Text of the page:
Medicine in Early Ireland

Illness and disease were unavoidable in early Ireland. Daily fears of injury and childbirth were punctuated by bouts of leprosy, fever, and bubonic plague, among others. In Gaelic Ireland, ruling clans supported specific families of physicians. These families passed positions down in inherited roles to their most promising children. Doctors, or "leeches," approached medicine as both a spiritual and physical sickness. They combined treatments and surgeries with the prayers of the clergy to bring balance to the body.

Besides what has survived through the brehon laws, knowledge of medicine in prehistoric Ireland is known only through scraps of legend and folklore. In the Táin Bó Cúailnge, medics armed with medicinal herbs tend to wounded soldiers during a battle.[1] They practiced mutual aid, assisting soldiers on the other side when they had no doctors of their own.[2] The first hospital of Ireland, the House of Sorrow, was opened by Macha, a 4th-century-BCE queen of Irish myth.[3]

Irish Saints and Monastic Hospitals

The Christian monasteries of medieval Ireland considered it their duty to treat the sick. Most contained a hospital or smaller infirmary. Well acquainted with the latest writings from Europe, they emphasized sanitation and ventilation in their rooms. The brehon laws also called for a secular hospital in every túath. While most of these hospitals were meant to cure general complaints, others served as leper houses.[4]

Irish saints in particular concerned themselves with the health and fertility of noble patrons. This arrangement was not entirely altruistic. By linking disease to sin and healing to the church, Irish monasteries cemented their position in local communities.[5]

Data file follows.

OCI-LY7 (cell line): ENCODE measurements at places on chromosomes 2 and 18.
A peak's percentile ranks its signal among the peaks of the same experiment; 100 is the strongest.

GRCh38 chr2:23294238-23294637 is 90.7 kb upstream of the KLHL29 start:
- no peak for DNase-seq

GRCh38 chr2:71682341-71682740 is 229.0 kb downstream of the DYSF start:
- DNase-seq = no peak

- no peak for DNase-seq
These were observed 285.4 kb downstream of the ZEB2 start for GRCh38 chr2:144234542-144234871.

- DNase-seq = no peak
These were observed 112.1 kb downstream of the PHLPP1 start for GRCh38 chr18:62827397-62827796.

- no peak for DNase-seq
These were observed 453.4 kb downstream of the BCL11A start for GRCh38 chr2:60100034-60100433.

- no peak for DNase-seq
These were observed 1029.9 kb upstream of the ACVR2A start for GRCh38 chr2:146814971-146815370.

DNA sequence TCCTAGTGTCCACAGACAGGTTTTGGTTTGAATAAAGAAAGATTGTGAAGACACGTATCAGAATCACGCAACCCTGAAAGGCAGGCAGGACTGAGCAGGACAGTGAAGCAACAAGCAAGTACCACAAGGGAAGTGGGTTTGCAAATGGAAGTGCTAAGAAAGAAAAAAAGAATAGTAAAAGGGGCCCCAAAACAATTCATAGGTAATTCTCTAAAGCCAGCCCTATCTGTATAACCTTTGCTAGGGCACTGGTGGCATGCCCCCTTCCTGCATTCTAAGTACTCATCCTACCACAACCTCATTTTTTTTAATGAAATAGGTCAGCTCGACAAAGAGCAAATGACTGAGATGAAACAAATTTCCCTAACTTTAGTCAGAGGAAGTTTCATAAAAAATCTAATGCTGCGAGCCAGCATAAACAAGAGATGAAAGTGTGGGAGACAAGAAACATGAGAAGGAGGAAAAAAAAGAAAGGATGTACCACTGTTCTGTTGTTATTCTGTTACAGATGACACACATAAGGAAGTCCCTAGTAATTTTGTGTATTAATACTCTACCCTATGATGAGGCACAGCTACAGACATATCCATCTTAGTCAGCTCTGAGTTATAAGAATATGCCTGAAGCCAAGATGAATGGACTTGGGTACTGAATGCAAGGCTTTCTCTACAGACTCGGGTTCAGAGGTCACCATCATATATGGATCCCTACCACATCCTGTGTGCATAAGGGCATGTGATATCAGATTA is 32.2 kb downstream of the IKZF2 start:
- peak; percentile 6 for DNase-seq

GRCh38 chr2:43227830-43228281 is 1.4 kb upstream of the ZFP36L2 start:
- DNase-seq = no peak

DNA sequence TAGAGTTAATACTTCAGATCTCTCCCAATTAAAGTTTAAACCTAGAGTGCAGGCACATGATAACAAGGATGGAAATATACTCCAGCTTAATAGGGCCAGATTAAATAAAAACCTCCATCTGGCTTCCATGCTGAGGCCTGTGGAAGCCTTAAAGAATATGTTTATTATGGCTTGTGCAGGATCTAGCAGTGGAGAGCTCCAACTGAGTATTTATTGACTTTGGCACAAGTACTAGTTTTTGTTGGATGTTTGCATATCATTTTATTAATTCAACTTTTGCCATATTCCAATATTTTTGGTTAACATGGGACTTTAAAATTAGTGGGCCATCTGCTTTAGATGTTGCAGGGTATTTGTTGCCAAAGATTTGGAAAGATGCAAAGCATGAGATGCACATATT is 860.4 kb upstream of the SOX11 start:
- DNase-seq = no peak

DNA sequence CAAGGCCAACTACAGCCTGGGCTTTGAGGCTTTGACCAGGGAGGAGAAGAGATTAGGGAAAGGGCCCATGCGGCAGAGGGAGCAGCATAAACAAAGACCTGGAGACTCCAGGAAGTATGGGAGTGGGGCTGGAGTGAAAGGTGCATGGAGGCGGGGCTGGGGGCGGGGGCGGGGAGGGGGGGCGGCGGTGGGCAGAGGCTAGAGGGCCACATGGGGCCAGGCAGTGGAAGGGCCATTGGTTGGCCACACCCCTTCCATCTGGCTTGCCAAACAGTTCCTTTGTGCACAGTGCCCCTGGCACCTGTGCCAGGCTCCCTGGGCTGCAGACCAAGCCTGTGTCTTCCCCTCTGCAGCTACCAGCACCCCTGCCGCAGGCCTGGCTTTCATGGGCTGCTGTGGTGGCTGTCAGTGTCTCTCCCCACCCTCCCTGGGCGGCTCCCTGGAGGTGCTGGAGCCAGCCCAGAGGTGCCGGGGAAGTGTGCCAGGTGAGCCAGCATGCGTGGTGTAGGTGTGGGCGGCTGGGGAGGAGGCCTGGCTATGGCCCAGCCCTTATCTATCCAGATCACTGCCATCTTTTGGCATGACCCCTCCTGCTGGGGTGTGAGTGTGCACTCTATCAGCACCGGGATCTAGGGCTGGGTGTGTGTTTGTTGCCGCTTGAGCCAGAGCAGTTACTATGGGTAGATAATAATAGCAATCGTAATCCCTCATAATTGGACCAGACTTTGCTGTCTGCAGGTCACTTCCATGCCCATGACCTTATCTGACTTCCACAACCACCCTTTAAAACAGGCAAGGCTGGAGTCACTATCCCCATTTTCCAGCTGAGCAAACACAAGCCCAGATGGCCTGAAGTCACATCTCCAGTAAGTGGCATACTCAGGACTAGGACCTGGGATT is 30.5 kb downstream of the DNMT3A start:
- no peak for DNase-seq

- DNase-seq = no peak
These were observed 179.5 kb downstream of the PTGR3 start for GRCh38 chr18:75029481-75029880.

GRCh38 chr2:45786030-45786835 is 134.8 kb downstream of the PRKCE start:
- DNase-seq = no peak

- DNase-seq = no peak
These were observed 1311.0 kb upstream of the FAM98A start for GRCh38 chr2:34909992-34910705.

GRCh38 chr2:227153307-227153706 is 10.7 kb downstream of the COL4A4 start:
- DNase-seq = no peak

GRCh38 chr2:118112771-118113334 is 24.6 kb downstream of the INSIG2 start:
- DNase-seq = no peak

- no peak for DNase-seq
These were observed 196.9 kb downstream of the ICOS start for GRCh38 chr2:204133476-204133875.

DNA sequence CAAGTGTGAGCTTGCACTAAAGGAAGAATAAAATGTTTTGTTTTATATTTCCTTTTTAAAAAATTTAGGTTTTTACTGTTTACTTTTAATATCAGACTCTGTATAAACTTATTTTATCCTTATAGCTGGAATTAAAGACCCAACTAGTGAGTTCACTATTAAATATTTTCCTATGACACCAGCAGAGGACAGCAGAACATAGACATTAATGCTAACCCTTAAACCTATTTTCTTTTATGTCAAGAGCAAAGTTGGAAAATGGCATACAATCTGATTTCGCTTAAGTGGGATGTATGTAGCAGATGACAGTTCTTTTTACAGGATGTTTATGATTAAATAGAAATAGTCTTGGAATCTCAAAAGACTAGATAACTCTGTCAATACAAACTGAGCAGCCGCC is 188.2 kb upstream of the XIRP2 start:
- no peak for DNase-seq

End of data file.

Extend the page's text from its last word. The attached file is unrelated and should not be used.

During this time, Irish doctors and scholars transcribed medical texts from around the globe into Irish. Famous medical families wrote down their own knowledge in leech-books, such as the Book of the O'Hickeys or the Book of the O'Lees. Their collection of medical works in a single language remained the largest in the world until 1800.[3]

Modern Irish Medicine

Today, the Republic of Ireland offers healthcare to its citizens through both public and private hospitals. The average lifespan in Ireland is currently rising, with men living to an average of 78.3 years old and women 82.7.[6]


  1. Elizabeth Malcom, "Medicine" in Medieval Ireland: An Encyclopedia, eds. Seán Duffy, Ailbhe MacShamhráin, and James Moynes (New York: Routledge, 2005), 255.

  2. Patrick W. Joyce, A Smaller Social History of Ancient Ireland (London, NY, and Bombay: Longmans, Green, & Co., 1906), 22-32.

  3. Peter Berresford Ellis, A Brief History of the Celts (London: Constable & Robinson, 2003).

  4. Joyce, 273-275.

  5. Lisa M. Bitel, Isle of the Saints: Monastic Settlement and Christian Community in Early Ireland (Cork: Cork University Press, 1993), 224-230.

  6. Nicky Ryan, "Life Expectancy: Good News for Irish Women (and Not-Too-Bad News for Irish Men)," The Journal , July 08, 2015, Journal Media, accessed April 04, 2017.

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